TAMPA, Fla. — Health leaders are taking extra safety precautions for voters and poll workers ahead of Florida's primary election on Tuesday, March 17.

Those precautions include equipping polling places with guidelines for sanitizing voting machines and proper handwashing techniques. It's all part of an effort to help limit the spread of COVID-19.

"Precinct-based voting, where voters go to the polls and cast a ballot, is unlike the gatherings our health professionals have advised Floridians to avoid," said Florida Secretary of State Laurel Lee during a Monday afternoon press briefing. 

"It is quick, it is community-based."

Election leaders in Florida, Arizona, Illinois and Ohio crafted a joint statement to assure voters they are coordinating with health experts to make sure voters can safely cast their ballots.

Ohio as of late Monday, however, is working to close polls despite a court order rejecting a lawsuit calling for a delay.

"Americans have participated in elections during challenging times in the past, and based on the best information we have from public health officials, we are confident that voters in our states can safely and securely cast their ballots in this election, and that otherwise healthy poll workers can and should carry out their patriotic duties on Tuesday," the joint statement said.

Florida Gov. Ron DeSantis said postponing the election would suggest that we're paralyzed when we're not.

"We’re not going to panic," he said. “At the end of the day, we’re dealing with this in a thoughtful way."

Poll worker shortage

Meanwhile, many poll workers have backed out as a precaution -- forcing Florida counties to make last-minute changes and in some cases change or consolidate polling locations.

Hillsborough County has seen about 100 poll workers drop out. So, election officials are putting back-up plans in place to ensure that the election proceeds.

The county is also taking steps to encourage social distancing and making wipes and hand sanitizer available at voting locations.

The county even said voters are allowed to have designees pick up ballots and return them -- as long as they fill out two forms. This signed affidavit allows a designee to pick up your ballot, and you also have to complete this Election Day Absentee Ballot Delivery Affidavit to affirm that an emergency is keeping you from voting at your assigned location.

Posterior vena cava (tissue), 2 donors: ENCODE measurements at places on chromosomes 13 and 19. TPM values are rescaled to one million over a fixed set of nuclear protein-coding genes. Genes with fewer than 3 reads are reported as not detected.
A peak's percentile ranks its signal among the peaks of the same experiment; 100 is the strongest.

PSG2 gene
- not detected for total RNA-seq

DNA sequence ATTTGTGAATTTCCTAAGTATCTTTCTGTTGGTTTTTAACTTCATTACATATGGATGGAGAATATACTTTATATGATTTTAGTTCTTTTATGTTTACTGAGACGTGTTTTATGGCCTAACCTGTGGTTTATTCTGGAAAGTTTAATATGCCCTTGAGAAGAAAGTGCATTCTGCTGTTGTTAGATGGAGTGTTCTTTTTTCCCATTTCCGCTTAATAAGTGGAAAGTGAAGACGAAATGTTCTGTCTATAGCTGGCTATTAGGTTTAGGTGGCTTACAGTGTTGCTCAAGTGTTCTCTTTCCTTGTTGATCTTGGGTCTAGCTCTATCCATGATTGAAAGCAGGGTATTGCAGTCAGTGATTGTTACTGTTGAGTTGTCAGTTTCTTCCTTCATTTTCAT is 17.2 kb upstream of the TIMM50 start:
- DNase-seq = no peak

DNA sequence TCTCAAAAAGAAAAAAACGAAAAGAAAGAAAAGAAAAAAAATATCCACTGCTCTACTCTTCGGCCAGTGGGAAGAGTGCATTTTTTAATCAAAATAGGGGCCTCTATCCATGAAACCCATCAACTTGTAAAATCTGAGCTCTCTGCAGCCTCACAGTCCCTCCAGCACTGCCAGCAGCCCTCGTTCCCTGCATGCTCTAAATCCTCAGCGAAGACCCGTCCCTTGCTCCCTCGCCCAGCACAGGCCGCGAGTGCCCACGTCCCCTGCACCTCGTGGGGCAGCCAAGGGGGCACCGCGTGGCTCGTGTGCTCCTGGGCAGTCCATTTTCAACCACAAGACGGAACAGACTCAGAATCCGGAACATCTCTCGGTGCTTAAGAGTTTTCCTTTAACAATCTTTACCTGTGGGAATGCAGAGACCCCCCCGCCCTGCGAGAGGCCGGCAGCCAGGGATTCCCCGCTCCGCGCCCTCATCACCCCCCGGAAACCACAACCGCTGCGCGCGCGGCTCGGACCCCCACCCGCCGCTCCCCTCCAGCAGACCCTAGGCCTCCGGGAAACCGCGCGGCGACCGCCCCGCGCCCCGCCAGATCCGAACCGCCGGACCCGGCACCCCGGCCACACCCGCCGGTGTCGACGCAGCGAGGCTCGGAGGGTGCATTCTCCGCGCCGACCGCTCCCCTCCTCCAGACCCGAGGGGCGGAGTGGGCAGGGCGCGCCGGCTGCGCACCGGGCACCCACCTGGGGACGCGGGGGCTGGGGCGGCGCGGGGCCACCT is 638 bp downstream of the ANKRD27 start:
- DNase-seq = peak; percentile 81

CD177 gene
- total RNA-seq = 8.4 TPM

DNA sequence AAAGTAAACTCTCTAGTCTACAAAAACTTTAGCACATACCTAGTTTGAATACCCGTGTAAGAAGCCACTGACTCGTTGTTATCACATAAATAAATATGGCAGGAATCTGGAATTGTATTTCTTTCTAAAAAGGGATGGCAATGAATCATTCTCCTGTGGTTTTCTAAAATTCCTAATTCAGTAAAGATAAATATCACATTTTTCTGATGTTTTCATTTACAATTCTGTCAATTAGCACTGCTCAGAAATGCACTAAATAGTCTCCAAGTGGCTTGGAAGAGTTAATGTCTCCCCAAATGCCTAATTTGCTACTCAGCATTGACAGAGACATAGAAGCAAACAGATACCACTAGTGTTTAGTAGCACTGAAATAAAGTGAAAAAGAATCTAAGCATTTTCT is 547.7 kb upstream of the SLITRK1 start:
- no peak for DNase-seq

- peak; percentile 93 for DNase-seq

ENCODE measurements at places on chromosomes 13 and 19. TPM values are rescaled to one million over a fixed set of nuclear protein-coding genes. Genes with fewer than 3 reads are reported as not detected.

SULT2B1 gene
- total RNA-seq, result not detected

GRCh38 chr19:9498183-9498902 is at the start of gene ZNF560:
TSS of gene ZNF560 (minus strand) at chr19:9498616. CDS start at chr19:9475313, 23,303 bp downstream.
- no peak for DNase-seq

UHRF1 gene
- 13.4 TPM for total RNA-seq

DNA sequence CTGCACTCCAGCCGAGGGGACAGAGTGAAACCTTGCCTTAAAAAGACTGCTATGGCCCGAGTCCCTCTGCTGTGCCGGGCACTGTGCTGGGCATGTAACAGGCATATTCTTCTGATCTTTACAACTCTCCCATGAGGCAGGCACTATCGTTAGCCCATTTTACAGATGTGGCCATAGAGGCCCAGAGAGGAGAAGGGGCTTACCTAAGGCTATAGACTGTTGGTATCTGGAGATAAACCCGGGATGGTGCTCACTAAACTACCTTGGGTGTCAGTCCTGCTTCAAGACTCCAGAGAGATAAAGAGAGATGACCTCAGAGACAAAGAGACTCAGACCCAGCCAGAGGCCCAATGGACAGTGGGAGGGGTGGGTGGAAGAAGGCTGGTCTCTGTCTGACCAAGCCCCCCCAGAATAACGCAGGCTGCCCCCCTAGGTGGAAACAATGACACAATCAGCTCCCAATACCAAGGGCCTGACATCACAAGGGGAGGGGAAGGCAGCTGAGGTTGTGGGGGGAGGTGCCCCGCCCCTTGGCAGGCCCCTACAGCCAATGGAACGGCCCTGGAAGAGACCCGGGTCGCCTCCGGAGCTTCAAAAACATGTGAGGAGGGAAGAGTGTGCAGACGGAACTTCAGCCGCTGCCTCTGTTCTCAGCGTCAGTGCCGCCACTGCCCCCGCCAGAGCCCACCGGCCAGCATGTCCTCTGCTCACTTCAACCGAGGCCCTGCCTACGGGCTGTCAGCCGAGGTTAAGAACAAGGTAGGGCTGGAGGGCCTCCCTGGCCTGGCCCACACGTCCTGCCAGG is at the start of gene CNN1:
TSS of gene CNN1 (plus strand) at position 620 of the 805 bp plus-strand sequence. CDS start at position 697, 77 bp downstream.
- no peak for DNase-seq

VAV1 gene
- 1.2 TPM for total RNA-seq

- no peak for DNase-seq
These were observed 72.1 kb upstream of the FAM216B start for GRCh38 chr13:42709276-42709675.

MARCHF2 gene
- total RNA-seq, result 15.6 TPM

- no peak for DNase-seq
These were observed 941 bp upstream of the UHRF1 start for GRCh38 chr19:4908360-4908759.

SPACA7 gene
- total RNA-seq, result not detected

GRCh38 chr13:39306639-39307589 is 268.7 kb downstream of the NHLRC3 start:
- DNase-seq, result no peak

A designee can return the ballot in person to any of the four Hillsborough County Election Offices. Additionally, they can drop it off curbside at the Election Service Center at 2514 North Falkenburg Road in Tampa.

Manatee County has seen about 30 poll workers back out due to concerns about COVID-19. Election Supervisor Mike Bennett said he would run an election one way or another, but this might be a good time for voters to consider signing up for Vote-by-Mail in the future.

Likewise, Pasco County Supervisor of Elections Brian Corley said his county would make it work, but this is one of the most challenging scenarios he's seen. Pasco has had about 150 poll workers back out.

“This might be the only time that I would ever discourage anyone from coming to the polls. If you are not feeling well or are unsure, it’s just not worth it," Corley explained.

How can I find if my polling place changed?

Polling places and voter registration status can be found at your specific county’s Supervisor of Elections website.

Pinellas County polling place changes. 

Pasco County polling place changes.

Hillsborough County polling place changes.

Polk County polling places. 

Sarasota County polling place changes.

Manatee County polling place changes. 

Hernando County polling places.

Citrus County polling places. 

10News reporter Josh Sidorowicz contributed to this report.

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